Men are from Mars, Women are from Venus – Writing the Opposite Sex

 

What are your biggest challenges in writing characters of the opposite sex?

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About Jordan Dane

Bestselling, critically-acclaimed author Jordan Dane’s gritty thrillers are ripped from the headlines with vivid settings, intrigue, and dark humor. Publishers Weekly compared her intense novels to Lisa Jackson, Lisa Gardner, and Tami Hoag, naming her debut novel NO ONE HEARD HER SCREAM as Best Books of 2008. She is the author of young-adult novels written for Harlequin Teen, the Sweet Justice thriller series for HarperCollins., and the Ryker Townsend FBI psychic profiler series, Mercer's War vigilante novellas, and the upcoming Trinity LeDoux bounty hunter novels set in New Orleans. Jordan shares her Texas residence with two lucky rescue dogs. To keep up with new releases & exclusive giveaways, click HERE

9 thoughts on “Men are from Mars, Women are from Venus – Writing the Opposite Sex

  1. I haven’t written enough yet to get lots of feedback, but I actually do BETTER writing the male standpoint than the female because I’d RATHER write a male character. Off the top of my head, however, I think one of the issues I have to learn to navigate is “saying it shorter” in the male perspective. We women tend to be more wordy in speech so I have to watch that when I write male characters.

    • EXACTLY. Early on, I learned to write male dialogue the way it first came to me, then go back & delete a large chunk of it, to get at the essence. Thanks for starting us off, BK. Good one.

  2. Went to some great workshops about this. It’s understanding that we’re still hard wired the way we were in caveman days. It’s survival of the species, not the individual, and evolution is way way way behind civilization. Men are not women with chest hair.
    I did a whole bunch of blog posts on some of these differences, but here’s a quick summary: https://terryodell.com/men-arent-women-with-chest-hair/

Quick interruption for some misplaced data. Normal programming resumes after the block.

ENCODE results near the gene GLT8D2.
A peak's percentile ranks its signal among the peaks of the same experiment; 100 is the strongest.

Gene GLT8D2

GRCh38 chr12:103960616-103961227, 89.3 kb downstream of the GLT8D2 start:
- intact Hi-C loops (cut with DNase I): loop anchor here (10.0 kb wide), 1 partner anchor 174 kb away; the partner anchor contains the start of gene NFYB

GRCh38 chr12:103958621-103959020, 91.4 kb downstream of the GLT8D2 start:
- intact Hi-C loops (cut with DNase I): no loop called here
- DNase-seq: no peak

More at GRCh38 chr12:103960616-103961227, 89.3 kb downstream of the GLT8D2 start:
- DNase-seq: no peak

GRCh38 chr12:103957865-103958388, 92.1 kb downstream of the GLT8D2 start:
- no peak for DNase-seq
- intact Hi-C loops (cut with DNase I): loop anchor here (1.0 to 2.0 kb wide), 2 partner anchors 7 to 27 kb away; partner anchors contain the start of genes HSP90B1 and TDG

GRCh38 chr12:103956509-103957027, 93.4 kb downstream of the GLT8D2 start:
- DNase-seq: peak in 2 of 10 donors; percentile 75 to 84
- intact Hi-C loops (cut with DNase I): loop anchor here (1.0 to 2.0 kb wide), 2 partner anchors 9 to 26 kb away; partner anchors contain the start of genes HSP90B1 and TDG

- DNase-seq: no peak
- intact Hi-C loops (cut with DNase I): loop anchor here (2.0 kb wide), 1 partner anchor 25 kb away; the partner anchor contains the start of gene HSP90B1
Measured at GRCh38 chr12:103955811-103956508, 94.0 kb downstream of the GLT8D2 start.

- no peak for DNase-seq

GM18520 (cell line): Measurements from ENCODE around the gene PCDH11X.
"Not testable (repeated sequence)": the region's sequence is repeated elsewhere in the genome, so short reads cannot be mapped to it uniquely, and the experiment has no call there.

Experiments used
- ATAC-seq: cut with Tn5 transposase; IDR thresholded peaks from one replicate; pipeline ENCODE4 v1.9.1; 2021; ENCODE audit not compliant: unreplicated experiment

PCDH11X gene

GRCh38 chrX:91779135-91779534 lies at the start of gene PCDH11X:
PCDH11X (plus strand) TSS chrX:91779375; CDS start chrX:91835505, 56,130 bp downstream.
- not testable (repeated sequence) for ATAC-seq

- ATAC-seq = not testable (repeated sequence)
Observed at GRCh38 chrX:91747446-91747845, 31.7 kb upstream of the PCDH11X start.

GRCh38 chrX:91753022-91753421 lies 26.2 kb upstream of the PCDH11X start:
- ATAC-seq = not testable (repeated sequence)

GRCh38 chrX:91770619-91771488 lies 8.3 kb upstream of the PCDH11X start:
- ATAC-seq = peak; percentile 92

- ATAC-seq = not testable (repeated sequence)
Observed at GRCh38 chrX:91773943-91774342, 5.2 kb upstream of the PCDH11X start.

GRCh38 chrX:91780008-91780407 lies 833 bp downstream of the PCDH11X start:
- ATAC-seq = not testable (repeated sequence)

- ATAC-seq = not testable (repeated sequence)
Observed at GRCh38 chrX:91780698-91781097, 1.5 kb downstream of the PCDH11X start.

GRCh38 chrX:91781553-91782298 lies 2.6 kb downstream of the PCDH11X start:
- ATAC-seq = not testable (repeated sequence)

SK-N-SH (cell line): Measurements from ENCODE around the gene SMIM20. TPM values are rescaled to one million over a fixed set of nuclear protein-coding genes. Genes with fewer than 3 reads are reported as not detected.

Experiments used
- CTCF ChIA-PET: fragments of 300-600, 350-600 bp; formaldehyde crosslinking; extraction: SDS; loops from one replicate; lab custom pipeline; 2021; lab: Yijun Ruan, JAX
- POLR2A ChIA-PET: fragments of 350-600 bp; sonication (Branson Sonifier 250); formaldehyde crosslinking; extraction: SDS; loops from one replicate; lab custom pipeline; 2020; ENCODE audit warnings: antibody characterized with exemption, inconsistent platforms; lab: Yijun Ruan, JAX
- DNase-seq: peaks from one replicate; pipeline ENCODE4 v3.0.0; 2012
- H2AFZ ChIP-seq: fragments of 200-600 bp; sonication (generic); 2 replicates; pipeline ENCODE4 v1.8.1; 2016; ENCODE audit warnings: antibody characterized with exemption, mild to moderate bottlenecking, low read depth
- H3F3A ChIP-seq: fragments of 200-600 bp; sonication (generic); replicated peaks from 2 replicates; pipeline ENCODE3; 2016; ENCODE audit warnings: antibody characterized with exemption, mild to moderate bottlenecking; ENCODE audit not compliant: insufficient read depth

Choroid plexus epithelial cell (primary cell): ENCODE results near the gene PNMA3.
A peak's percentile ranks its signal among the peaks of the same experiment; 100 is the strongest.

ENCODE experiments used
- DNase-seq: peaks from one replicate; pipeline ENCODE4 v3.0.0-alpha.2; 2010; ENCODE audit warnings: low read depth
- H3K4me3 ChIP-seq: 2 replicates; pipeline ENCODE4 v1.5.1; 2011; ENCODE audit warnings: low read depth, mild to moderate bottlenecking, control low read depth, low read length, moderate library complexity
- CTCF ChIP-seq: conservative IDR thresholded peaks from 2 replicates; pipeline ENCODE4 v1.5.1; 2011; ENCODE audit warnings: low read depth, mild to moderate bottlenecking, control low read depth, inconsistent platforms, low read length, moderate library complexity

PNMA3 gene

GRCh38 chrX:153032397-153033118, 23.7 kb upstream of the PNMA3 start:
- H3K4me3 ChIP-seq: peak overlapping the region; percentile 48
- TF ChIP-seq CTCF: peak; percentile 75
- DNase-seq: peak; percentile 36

One thing I do is go back over my dialogue and cut a lot of the ‘extra’ stuff from male charcters’ lines. And, to my critique partner’s annoyance, I’ll cut question marks. If a man says “Why don’t we go to the movies” he’s probably not asking, he’s telling.
    I’ve been told I do a decent job with my male characters, and I enjoy writing them.

  3. I tlike to write YA more then adults, and when I was shadowing some teachers a few months ago, I listened to the kids talk. And found… girls and boys sound pretty much the same. Maybe it’s a now thing, but girls don’t ramble or ask questions as much as psychology wants to make us believe. The main difference is that girls have higher pitched voices, and tend to use more slang.

    • I love eavesdropping on teens when they’re together. Mixed genders and girls or boys together. I bet if you listen to girls in a bunch, you’ll see a difference. At that age, neither sex has figured out who they are with the opposite sex. Could be an interesting experiment. Thanks, AZ.

  4. I struggle. My current series is about a petite (four-foot-eleven) girl-next-door American of Scottish descent, who beat the odds of the physical requirements and became a U.S. Marine military police officer because her Daddy enrolled her in a local dojo in a small Oklahoma town.

    She had the same unsavory boyfriend all of her life, and has a twin sister two minutes older than she is, American Indian, and is five-foot-eleven (you’ll have to read the series).